A toolkit for increasing the participation of Black, Asian and Minority Ethnic Communities in Health and Social Care Research.

Role: Co-researcher

Funded by the East midlands Academic Health Sciences Network and the East Midlands Clinical Research Network, this project began in November 2015 and was completed by November 2018. It recently received further funding from the National Institute for Health Research for continued development into an online training tool.


It is recognised that Black, Asian and Minority Ethnic (BAME) populations are generally underrepresented in health and social care research. The key objective of this work was to develop an evidence based, practical toolkit to help researchers maximise recruitment of BAME groups in research.


The development of the toolkit was an iterative process overseen by an expert steering group. Key steps included a detailed literature review, feedback from focus groups (including researchers and BAME community members) and further workshops and communication with participants to review the draft and final versions. 


Poor recruitment of BAME populations in research is due to complex reasons, these include factors such as inadequate attention to recruitment strategies and planning, poor engagement with communities and individuals due to issues such as cultural competency of researchers, historical poor experience of participating in research, and lack of links with community networks.  Other factors include language issues, relevant expertise in research team and a lack of adequate resources that might be required in recruitment of BAME populations.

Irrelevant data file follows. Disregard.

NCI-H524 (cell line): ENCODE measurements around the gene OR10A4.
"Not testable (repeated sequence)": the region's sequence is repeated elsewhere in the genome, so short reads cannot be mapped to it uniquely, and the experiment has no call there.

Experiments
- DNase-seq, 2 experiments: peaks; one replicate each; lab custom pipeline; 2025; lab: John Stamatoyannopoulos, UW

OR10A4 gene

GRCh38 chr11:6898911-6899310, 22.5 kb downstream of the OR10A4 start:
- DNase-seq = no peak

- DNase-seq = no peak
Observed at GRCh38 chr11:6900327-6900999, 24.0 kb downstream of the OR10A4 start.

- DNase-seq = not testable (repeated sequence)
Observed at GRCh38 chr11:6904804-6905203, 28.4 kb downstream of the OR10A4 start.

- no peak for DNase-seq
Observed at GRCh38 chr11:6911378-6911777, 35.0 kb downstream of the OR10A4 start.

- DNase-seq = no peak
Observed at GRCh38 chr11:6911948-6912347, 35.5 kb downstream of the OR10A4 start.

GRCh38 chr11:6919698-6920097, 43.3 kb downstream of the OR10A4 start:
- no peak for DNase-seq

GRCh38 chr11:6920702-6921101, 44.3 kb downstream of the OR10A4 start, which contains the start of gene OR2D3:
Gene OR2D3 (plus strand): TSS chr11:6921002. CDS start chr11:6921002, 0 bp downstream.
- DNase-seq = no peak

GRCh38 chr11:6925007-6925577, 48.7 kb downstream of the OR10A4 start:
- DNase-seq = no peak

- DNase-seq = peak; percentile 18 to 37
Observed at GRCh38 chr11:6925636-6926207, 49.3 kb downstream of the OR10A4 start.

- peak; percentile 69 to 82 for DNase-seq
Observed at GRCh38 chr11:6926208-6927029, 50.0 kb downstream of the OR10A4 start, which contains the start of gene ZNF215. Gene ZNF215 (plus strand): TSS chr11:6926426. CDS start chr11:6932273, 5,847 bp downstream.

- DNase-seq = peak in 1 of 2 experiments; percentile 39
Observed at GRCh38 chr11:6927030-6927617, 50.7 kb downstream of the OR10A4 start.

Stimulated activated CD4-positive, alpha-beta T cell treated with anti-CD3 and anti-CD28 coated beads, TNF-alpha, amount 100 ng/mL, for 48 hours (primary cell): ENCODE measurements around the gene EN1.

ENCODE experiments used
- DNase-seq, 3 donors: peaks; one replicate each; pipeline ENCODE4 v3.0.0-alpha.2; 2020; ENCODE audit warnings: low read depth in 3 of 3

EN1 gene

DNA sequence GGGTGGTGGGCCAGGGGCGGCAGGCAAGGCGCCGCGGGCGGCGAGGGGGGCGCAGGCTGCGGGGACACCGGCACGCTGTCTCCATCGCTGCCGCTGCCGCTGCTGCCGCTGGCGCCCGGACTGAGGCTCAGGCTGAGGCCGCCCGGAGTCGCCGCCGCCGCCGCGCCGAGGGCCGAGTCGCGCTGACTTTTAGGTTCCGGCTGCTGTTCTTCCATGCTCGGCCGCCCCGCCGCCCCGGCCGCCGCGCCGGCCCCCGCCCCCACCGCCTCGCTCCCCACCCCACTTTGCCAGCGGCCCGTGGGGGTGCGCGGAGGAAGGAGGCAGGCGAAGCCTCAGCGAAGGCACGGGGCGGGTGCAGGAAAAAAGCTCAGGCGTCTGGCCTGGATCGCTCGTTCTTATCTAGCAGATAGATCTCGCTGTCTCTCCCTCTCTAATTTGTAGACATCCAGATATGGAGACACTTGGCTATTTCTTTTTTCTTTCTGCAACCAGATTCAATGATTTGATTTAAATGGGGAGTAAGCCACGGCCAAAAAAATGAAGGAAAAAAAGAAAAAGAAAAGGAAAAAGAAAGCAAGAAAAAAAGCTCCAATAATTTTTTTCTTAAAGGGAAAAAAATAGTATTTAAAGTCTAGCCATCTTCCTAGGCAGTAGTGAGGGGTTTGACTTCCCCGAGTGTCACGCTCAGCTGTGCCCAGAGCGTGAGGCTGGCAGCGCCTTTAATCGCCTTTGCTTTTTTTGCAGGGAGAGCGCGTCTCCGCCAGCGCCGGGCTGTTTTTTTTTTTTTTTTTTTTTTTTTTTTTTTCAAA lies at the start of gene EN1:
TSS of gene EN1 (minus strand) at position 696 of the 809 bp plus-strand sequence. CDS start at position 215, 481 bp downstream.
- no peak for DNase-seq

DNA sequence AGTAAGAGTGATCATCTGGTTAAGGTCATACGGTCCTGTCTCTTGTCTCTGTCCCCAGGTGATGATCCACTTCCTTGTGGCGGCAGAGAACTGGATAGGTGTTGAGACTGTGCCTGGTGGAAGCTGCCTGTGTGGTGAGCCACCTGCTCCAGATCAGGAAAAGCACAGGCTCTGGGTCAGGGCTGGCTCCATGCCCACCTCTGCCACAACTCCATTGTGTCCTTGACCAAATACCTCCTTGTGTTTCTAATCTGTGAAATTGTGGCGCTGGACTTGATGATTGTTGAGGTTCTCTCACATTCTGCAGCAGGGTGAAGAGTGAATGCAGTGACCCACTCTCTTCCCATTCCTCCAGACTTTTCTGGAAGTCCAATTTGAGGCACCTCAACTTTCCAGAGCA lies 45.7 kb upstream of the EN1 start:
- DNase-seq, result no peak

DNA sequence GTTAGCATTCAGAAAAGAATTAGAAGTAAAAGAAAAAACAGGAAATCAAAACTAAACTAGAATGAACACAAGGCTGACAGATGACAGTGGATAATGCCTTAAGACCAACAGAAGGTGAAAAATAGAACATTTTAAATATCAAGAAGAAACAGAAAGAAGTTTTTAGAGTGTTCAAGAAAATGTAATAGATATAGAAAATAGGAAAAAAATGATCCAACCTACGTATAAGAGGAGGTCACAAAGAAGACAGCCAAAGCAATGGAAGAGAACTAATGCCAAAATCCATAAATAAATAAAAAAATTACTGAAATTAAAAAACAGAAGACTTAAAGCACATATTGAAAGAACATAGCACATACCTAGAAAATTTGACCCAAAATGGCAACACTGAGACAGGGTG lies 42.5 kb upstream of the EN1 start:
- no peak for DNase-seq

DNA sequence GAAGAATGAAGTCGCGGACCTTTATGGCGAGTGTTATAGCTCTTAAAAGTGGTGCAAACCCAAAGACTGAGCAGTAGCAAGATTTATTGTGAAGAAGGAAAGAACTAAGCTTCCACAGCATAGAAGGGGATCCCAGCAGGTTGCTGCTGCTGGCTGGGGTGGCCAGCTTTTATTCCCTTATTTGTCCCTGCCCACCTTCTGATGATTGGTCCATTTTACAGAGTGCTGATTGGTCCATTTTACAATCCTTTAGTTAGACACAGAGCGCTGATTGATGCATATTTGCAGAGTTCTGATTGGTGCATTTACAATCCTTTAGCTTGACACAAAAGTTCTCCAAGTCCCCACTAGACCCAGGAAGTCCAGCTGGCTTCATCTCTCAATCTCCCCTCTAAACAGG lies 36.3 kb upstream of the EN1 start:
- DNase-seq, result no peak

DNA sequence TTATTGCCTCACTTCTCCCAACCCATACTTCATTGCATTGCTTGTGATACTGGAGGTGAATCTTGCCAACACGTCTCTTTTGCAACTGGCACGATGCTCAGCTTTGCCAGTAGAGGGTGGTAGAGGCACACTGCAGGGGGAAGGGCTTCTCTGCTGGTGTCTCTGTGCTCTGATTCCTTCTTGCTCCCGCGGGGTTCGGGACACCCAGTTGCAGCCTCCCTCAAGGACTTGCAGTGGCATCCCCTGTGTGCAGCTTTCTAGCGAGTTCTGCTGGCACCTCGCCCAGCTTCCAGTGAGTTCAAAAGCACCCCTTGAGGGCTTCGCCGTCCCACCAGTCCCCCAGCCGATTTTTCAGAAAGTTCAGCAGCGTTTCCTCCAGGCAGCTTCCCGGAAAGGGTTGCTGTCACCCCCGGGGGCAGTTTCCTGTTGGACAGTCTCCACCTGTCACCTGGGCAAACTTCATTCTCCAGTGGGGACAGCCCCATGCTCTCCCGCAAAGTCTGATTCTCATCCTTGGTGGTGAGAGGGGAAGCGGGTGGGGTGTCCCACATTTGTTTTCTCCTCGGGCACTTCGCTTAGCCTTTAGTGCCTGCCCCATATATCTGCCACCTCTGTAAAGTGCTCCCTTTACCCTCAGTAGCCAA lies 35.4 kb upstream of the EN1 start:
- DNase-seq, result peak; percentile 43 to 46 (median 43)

A toolkit was developed with key sections providing guidance on planning research (‘considering the communities which the research needs to involve’), ensuring adequate engagement of communities and individuals (‘undertaking effective patient and public involvement in research’, ‘providing effective feedback to research participants’), together with sections suggesting how the research team can address training needs and adopt best practice (‘ensuring cultural competency’ and ‘conducting effective recruitment in BAME communities’). Researchers highlighted the issue of funding and how best to address BAME recruitment in grant applications, so a section on’ preparing a grant application’ was included.

The final toolkit document is practical, and includes examples of best practice and ‘top tips’ for researchers.  It was well received by participants.

You can download a copy of the toolkit from: https://ethnichealthresearch.org.uk/resources/increasing-diversity-in-research/

In light of the Covid-19 crisis, the project has since received funding from the National Institute for Health Research for the development of an online training module for researchers [coming soon]. Karan’s contribution is specifically focused on ‘how to ensure cultural competence in research.’

Click here for further information, tips and advice from Karan: